(2) A hot-air oven in a tensile tester fitted with a hot-air oven (e.g., Tensiron manufactured by Toyoseiki) is heated to 90° C. by supplying hot air in three directions respectively from back, left, and right (flow rate: 5 m/sec).

(3) Hot air supply is terminated and the sample is placed in the heating oven. Distances between the corresponding chucks are 100 mm (constant).

(4) After the cover of the heating oven was immediately closed and the supply of hot air (90° C., at a rate of 5 m/s) was resumed in the similar manner to (2) above, the heat shrinkage stress is measured.

(5) The maximum value determined from the resulting chart was regarded as the maximum heat shrinkage stress (MPa).

In order to control the maximum heat shrinkage stress in the predetermined range above, it is effective to adjust the composition of the polyester films. For example, it is effective to add, as the polyvalent alcohol component, the second alcohol components described as favorable in the section of [Heat Shrinkage Percentage], i.e., cyclic alcohol component (1,4-cyclohexane dimethanol component); diol component having about 3 to 6 carbons (propanediol component, butanediol component, hexanediol component, and the like), and the like. The content of these favorable second alcohol components may be the same as that described in the section of [Heat Shrinkage Percentage].

The polyesters used in the present invention may be prepared by melt polymerization, or other polymerization. The melt-polymerization methods include for example: a method of polycondensing oligomers obtained in the direct reaction of dicarboxylic acid and glycols (direct polymerization method); a method of reacting a carboxylic acid dimethylester derivative and a glycol by ester exchange and then polycondensing the resulting mixture (ester exchange method); and any other production methods. The degree of polymerization of the polyesters is preferably about 0.5 to 1.3 dl/g in intrinsic viscosity.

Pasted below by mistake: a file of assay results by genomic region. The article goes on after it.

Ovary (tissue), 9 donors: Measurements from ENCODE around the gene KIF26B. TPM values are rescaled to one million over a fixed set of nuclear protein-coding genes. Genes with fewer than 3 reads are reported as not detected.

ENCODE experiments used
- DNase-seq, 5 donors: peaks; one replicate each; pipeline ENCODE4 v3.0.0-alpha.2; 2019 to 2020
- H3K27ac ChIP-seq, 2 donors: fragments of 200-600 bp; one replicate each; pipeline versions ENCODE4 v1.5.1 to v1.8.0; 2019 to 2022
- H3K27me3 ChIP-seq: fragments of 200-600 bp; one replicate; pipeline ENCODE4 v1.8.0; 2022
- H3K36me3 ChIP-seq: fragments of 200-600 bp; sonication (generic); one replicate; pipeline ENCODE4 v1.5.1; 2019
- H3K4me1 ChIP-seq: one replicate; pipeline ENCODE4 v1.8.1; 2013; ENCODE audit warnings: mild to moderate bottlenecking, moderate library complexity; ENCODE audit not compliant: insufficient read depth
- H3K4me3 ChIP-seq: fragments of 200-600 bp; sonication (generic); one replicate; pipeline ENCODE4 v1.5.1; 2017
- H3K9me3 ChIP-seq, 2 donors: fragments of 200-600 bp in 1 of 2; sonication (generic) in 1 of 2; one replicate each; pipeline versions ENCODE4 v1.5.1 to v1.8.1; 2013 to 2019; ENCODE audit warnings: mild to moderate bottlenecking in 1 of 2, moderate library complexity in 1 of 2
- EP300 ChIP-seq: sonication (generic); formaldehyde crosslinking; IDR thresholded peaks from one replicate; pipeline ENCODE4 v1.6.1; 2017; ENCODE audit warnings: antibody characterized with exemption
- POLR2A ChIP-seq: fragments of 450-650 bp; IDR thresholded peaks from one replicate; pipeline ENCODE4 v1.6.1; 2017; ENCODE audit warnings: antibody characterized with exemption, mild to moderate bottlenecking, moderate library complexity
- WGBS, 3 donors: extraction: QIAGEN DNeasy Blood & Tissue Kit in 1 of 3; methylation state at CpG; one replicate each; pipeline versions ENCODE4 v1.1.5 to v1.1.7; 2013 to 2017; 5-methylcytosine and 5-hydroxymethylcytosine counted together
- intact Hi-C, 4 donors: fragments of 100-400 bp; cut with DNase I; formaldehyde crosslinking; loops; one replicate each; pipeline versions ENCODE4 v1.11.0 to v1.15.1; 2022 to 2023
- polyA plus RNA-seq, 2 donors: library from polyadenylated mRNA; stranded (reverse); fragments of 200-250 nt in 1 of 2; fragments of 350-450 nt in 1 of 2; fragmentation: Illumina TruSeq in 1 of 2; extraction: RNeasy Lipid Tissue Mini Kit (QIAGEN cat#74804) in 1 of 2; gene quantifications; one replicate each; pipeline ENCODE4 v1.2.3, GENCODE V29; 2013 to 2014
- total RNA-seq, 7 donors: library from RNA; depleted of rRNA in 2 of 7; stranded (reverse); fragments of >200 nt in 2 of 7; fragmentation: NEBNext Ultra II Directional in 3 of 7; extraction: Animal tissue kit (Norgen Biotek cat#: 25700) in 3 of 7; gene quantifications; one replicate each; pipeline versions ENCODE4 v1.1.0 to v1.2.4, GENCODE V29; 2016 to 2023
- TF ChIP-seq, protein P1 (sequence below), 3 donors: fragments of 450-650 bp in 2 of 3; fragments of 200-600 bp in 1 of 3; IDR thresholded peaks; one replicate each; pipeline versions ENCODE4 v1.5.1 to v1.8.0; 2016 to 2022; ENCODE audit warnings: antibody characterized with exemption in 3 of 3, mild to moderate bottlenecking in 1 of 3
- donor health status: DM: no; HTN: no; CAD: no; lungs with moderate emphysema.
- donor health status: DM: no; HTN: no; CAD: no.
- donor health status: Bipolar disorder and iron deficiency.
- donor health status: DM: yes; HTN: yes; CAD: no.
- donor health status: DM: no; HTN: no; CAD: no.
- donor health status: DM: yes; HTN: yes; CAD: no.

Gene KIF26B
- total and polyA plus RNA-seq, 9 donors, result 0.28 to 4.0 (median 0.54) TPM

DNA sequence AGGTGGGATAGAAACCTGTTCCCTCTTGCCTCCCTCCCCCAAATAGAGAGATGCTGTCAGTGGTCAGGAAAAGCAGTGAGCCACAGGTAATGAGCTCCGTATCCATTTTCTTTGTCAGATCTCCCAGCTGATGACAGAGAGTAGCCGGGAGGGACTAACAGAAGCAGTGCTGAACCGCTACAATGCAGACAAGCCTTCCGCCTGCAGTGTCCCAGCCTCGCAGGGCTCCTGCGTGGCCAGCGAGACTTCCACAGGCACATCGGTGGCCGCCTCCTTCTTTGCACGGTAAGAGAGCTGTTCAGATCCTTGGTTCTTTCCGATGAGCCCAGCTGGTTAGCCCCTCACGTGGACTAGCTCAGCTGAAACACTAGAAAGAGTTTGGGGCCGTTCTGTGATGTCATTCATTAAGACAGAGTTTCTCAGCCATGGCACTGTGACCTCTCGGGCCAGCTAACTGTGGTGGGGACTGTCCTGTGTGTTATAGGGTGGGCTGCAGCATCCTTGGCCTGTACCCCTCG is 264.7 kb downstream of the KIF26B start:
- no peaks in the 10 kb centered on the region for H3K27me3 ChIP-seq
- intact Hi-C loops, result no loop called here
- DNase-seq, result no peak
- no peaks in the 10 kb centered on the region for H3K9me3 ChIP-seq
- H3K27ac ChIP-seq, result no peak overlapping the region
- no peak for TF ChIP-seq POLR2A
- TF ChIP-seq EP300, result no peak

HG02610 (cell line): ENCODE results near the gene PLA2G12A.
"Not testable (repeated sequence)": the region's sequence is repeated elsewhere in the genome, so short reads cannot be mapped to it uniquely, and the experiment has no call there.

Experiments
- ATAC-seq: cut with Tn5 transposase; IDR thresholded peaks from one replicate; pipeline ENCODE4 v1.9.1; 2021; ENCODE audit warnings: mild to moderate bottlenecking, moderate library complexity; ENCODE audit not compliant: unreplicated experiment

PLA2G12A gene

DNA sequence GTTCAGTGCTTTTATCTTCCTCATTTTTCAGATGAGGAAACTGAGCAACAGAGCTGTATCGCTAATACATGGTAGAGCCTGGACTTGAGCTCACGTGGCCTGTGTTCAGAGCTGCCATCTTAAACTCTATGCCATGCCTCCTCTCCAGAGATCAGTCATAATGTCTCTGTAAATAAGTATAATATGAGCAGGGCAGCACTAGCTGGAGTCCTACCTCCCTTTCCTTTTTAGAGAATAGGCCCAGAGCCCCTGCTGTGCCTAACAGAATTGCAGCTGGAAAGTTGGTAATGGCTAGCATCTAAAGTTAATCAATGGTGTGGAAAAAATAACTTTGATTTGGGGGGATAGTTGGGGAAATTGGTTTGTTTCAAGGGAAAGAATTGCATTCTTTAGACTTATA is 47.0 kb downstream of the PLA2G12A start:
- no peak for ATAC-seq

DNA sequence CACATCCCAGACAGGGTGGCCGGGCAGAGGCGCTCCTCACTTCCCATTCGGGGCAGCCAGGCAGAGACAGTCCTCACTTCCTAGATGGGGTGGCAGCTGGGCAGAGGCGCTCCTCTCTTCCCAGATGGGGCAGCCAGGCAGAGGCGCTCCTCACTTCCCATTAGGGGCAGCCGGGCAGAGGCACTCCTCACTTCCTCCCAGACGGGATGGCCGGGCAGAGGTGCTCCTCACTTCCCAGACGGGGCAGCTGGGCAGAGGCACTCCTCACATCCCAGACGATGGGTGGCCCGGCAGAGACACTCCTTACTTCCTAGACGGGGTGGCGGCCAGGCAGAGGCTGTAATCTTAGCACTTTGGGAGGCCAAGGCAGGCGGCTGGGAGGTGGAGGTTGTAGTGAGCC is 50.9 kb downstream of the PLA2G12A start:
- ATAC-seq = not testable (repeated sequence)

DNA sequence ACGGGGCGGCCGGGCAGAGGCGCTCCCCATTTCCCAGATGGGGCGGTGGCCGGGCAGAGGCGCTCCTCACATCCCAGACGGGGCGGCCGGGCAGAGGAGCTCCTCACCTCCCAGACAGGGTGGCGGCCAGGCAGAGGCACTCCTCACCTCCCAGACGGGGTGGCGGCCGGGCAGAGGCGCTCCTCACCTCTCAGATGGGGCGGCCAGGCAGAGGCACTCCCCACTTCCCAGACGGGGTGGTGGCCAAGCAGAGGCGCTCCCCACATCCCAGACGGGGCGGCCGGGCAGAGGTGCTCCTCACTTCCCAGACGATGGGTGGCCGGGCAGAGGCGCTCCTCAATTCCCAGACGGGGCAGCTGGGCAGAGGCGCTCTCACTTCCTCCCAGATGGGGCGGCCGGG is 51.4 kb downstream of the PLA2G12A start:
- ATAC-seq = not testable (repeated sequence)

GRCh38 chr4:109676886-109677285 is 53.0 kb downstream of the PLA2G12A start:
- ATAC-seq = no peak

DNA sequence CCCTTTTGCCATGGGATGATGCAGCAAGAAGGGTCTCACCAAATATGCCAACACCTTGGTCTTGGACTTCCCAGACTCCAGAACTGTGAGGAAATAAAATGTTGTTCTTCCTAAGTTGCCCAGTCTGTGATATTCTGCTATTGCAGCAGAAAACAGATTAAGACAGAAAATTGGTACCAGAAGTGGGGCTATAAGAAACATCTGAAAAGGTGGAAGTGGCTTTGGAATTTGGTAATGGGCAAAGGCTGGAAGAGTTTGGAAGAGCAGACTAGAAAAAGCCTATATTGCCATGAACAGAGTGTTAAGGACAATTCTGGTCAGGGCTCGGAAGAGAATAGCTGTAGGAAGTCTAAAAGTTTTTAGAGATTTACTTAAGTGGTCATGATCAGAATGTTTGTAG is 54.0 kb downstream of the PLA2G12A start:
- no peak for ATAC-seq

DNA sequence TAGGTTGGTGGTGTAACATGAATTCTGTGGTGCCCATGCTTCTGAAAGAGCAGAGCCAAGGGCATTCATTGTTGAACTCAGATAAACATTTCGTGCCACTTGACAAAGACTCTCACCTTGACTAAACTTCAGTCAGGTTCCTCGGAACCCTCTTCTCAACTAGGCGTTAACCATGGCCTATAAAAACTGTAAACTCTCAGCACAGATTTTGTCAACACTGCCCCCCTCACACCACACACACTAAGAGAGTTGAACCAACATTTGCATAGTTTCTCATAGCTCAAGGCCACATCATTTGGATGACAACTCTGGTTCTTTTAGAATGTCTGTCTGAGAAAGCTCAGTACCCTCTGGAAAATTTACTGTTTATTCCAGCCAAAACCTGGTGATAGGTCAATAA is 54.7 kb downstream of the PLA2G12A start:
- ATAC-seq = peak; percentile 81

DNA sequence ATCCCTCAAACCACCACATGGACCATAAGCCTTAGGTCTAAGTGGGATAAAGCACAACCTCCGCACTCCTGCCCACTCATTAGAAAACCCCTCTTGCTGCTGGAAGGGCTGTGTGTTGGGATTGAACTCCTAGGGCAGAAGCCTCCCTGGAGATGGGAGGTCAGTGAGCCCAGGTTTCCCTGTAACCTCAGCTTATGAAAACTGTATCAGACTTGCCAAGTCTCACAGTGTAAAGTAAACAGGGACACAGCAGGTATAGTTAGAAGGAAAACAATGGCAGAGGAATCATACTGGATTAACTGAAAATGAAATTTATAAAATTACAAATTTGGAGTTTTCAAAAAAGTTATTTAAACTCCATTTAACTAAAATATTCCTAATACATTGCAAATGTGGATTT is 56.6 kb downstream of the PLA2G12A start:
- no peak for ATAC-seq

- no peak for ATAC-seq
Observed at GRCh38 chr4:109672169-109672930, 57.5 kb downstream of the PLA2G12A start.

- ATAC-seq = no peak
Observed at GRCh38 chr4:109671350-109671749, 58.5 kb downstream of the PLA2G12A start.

Polymerization catalysts used for the polymerization reaction include various conventional catalysts: for example, titanium-based catalysts, antimony-based catalysts, germanium-based catalysts, tin-based catalysts, cobalt-based catalysts, manganese-based catalysts, and the like, preferably titanium-based catalysts (titanium tetrabutoxide and the like), antimony-based catalysts (antimony trioxide and the like), germanium-based catalysts (germanium dioxide and the like), cobalt-based catalysts (cobalt acetate and the like), and the like.

The aforementioned compounds (alkali metal compounds, alkali-earth metal compounds, phosphorus-containing compounds, and the like) for reducing the melt resistivity may be added at any time, and may be added in any step, i.e., before the esterification reacting, during esterification, during the period after esterification and before the polymerization step, during polymerization, or after polymerization. They are preferably added at any time after the esterification step, more preferably during the period after the esterification step and before the polymerization step. If an alkali-earth metal compound and/or a phosphorus-containing compound (and if desired an alkali metal compound) are added after the esterification step, the amount of foreign materials generated declines significantly compared with the case where they are added before it.